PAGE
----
We have implicated the neuronal sortilin-related receptor gene (S0RL1) as a susceptibility gene for Alzheimer's disease (AD). S0RL1 is involved in intracellular sorting of APP, and under-expression of S0RL1 leads to over-expression of A? and an increased risk of AD. Our preliminary studies suggest that at least two additional genes in the same sorting pathway play a role. The purpose of this study is to use functional genomics and genetic linkage and association analyses to identify additional causative genes in this pathway. The study will capitalize on 3 established cohorts;ADRC AD and control brains;Caribbean Hispanics from the population-based WHICAP project who have genome-wide screening;a cohort of Caribbean Hispanic families multiply affected by AD which has genome wide screening.
Aim 1 : To identify additional causative genes in the sortilin-related pathway through computational network reconstruction and gene expression profiling of pathologically defined AD cases and controls. Hypothesis 1: Besides S0RL1, additional genes in the sortilin pathway are involved in AD and will be differentially expressed in AD and control brains.
Aim 2 : To identify the specific causative variants in the candidate genes identified through Aim 1 by fine-mapping and linkage and association analyses in the epidemiological cohort of Caribbean Hispanics and the cohort of Caribbean Hispanic families. To further explore the mechanisms by which these variants act on AD by examining their association with age-of-onset of AD and AD endophenotypes (i.e. plasma A?40 and A?42 levels, memory). Hypothesis 2: Causative variants in the sortilin-related pathway that were identified through Aim 1 and are differentially expressed in AD and control brains will be associated with AD status in case control association analyses and family based linkage analyses. Hypothesis 3: Causative variants will be associated with differences in A?40, A?42 and memory.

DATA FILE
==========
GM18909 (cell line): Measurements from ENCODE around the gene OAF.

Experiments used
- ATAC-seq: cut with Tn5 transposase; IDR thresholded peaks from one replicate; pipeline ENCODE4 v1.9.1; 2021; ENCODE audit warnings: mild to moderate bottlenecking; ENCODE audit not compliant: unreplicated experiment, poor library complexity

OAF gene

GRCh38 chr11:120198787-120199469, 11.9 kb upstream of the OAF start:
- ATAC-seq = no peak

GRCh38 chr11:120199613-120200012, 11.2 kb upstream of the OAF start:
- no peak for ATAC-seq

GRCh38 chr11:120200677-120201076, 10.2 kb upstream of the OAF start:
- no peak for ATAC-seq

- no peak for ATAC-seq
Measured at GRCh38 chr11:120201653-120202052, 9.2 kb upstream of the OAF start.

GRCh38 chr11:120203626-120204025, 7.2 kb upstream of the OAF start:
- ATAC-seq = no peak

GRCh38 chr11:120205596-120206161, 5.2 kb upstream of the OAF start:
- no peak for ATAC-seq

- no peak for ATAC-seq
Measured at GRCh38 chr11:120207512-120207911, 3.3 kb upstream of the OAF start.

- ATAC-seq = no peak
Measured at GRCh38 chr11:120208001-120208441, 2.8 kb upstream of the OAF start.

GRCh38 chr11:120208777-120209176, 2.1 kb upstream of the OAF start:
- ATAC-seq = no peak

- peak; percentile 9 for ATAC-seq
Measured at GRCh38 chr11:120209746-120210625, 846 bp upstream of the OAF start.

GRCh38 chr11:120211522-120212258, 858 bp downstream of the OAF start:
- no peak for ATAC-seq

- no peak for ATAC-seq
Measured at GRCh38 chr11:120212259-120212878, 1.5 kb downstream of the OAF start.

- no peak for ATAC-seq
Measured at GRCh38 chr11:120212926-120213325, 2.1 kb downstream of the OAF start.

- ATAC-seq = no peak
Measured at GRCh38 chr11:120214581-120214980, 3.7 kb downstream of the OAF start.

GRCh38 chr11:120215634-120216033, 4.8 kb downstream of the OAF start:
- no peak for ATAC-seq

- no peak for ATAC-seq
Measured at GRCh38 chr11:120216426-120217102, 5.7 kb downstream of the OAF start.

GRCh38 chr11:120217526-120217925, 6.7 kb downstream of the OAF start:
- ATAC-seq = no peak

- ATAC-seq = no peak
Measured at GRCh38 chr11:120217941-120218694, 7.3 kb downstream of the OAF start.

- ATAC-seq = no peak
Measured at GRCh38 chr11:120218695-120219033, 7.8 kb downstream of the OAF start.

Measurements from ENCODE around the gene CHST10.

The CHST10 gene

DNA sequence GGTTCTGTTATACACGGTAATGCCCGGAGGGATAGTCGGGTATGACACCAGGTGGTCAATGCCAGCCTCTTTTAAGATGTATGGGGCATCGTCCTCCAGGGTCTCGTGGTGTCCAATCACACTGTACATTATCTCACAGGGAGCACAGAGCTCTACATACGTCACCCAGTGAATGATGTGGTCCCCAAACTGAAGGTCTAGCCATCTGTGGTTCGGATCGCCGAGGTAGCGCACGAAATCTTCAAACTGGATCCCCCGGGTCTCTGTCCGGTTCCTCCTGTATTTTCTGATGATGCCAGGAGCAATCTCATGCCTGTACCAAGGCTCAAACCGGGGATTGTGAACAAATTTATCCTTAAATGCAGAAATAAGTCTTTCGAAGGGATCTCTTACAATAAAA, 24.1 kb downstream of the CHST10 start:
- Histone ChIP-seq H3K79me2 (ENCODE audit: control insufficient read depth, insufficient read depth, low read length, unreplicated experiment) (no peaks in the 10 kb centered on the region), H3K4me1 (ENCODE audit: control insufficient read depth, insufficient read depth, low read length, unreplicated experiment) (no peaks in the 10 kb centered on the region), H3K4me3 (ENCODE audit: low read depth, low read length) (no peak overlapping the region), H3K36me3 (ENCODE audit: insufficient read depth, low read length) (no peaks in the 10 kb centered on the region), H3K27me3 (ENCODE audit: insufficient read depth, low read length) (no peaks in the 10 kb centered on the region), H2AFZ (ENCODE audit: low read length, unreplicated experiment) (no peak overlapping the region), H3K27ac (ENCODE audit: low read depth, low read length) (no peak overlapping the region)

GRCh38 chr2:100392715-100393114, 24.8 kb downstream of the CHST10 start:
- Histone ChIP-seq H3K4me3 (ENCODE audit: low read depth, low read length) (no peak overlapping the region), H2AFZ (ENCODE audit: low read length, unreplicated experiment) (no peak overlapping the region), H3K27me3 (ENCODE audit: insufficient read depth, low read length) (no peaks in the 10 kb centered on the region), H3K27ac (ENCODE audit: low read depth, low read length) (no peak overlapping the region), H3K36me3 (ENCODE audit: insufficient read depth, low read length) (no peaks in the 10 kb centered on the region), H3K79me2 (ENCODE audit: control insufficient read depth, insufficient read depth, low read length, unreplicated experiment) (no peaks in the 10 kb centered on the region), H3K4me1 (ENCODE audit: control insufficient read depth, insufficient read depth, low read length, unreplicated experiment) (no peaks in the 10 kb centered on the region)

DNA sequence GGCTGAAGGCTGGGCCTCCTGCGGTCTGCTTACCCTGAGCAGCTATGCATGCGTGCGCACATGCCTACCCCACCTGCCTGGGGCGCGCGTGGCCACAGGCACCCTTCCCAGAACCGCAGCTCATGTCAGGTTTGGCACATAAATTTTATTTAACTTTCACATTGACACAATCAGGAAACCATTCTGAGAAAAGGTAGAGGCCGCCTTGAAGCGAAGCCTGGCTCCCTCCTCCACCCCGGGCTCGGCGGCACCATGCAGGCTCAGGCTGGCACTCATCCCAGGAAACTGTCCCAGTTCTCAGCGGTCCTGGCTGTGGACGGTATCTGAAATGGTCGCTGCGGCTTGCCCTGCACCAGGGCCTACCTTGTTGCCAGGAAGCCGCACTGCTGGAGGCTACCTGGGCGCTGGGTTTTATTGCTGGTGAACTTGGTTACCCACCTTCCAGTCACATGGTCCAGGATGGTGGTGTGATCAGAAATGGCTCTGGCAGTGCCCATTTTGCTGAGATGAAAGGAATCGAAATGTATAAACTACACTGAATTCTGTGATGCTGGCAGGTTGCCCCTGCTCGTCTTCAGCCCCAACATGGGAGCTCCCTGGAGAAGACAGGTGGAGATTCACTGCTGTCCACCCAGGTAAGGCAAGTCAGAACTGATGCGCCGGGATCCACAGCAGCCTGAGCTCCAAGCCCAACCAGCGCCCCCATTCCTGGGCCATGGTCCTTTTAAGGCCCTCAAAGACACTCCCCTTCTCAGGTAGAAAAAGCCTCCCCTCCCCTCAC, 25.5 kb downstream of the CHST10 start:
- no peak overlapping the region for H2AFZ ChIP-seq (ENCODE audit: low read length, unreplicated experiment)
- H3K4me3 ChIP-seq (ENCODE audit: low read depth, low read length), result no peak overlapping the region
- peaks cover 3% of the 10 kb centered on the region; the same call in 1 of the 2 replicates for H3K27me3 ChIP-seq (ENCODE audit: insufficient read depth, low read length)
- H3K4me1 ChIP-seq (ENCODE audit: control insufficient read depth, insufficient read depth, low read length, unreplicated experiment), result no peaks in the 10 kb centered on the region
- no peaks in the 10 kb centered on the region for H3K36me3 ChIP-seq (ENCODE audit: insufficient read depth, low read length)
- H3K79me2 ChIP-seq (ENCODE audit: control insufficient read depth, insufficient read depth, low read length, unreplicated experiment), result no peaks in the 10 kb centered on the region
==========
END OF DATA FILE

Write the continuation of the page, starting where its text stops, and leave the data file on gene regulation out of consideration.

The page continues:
Aim 3 : To confirm identified candidate genes through functional analyses (real-time PCR, siRNA suppression). Hypothesis 4: Causative genes in the sortilin pathway will be differentially expressed in real-time PCR of AD and control tissue. Suppression of siRNA will lead to changes in levels of APPs?, A?40 and A?42.

Public Health Relevance

Pathways regulating protein sorting play a major role in Alzheimer's disease (AD). Our robust preliminary findings suggest that besides S0RL1, at least two additional genes in the sortilin pathway are involved. Mapping the additional causative factors in the sortilin pathway that are mechanistically involved in AD will help elucidate the etiology of AD and will identify targets for prevention, treatment and genetic testing.

National Institute of Health (NIH)
National Institute on Aging (NIA)
Mentored Patient-Oriented Research Career Development Award (K23)
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Special Emphasis Panel (ZAG1-ZIJ-4 (M1))
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Refolo, Lorenzo
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Columbia University (N.Y.)
Schools of Medicine
New York
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Reitz, Christiane; Guzman, Vanessa A; Narkhede, Atul et al. (2017) Relation of Dysglycemia to Structural Brain Changes in a Multiethnic Elderly Cohort. J Am Geriatr Soc 65:277-285
Hohman, Timothy J; Cooke-Bailey, Jessica N; Reitz, Christiane et al. (2016) Global and local ancestry in African-Americans: Implications for Alzheimer's disease risk. Alzheimers Dement 12:233-43
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Barral, Sandra; Cheng, Rong; Reitz, Christiane et al. (2015) Linkage analyses in Caribbean Hispanic families identify novel loci associated with familial late-onset Alzheimer's disease. Alzheimers Dement 11:1397-1406
Reitz, Christiane (2015) The role of the retromer complex in aging-related neurodegeneration: a molecular and genomic review. Mol Genet Genomics 290:413-27
Reitz, Christiane (2014) Genetic loci associated with Alzheimer's disease. Future Neurol 9:119-122
Lee, Joseph H; Kahn, Amanda; Cheng, Rong et al. (2014) Disease-related mutations among Caribbean Hispanics with familial dementia. Mol Genet Genomic Med 2:430-7

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